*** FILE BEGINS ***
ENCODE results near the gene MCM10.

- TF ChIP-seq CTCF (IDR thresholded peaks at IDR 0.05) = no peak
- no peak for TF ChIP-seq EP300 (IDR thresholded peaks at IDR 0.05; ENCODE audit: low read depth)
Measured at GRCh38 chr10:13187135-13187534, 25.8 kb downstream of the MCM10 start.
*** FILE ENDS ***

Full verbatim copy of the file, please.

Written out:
ENCODE results near the gene MCM10.

- TF ChIP-seq CTCF (IDR thresholded peaks at IDR 0.05) = no peak
- no peak for TF ChIP-seq EP300 (IDR thresholded peaks at IDR 0.05; ENCODE audit: low read depth)
Measured at GRCh38 chr10:13187135-13187534, 25.8 kb downstream of the MCM10 start.